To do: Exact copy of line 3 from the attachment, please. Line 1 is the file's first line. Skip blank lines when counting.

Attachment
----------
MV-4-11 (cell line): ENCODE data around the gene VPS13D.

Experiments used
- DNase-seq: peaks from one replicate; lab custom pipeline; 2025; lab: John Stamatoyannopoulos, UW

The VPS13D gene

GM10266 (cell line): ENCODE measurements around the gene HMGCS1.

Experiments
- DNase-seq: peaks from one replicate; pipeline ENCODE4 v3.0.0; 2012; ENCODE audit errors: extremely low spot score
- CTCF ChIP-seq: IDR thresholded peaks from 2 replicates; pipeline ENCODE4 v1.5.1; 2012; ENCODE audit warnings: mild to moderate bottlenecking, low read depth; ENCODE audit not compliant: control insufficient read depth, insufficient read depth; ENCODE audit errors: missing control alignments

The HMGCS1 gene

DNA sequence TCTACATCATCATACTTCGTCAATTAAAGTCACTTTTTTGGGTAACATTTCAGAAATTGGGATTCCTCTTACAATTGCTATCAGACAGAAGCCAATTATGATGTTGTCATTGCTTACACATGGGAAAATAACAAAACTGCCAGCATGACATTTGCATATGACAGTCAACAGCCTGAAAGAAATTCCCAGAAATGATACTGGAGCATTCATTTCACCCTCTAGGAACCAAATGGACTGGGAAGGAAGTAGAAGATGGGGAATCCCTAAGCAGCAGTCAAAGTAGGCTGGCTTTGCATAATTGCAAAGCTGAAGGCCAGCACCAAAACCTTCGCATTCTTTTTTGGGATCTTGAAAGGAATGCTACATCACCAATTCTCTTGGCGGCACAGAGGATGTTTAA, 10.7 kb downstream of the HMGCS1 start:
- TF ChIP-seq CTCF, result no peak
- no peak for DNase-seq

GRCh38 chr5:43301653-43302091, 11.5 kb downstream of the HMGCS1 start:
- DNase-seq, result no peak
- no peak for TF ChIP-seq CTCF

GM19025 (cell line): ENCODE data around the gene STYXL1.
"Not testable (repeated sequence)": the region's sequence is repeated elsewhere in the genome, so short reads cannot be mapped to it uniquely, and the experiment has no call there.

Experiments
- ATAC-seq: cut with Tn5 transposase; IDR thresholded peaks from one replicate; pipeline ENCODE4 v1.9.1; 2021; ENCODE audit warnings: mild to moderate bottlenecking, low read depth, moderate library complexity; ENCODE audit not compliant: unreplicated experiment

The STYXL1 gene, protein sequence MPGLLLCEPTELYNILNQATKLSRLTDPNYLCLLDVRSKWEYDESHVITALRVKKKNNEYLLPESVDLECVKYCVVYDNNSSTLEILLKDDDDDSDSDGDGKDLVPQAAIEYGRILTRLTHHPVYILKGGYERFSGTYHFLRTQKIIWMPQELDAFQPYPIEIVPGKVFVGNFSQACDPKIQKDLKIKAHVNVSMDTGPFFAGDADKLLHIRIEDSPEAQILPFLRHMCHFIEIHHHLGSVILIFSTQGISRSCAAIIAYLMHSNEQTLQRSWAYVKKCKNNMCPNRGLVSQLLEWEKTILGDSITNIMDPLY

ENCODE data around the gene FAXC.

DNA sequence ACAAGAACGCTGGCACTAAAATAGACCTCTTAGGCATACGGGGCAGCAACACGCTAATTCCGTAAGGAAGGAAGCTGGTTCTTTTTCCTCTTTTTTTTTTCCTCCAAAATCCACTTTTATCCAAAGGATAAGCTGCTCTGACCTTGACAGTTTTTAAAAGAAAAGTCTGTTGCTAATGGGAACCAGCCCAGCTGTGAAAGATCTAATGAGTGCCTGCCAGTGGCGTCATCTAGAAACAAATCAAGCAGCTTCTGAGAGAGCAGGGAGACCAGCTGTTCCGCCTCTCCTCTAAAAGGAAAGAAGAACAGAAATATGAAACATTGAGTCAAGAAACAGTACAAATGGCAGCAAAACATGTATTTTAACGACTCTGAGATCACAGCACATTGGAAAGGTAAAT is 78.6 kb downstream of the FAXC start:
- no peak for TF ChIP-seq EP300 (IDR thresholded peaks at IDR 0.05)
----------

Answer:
- DNase-seq: peaks from one replicate; lab custom pipeline; 2025; lab: John Stamatoyannopoulos, UW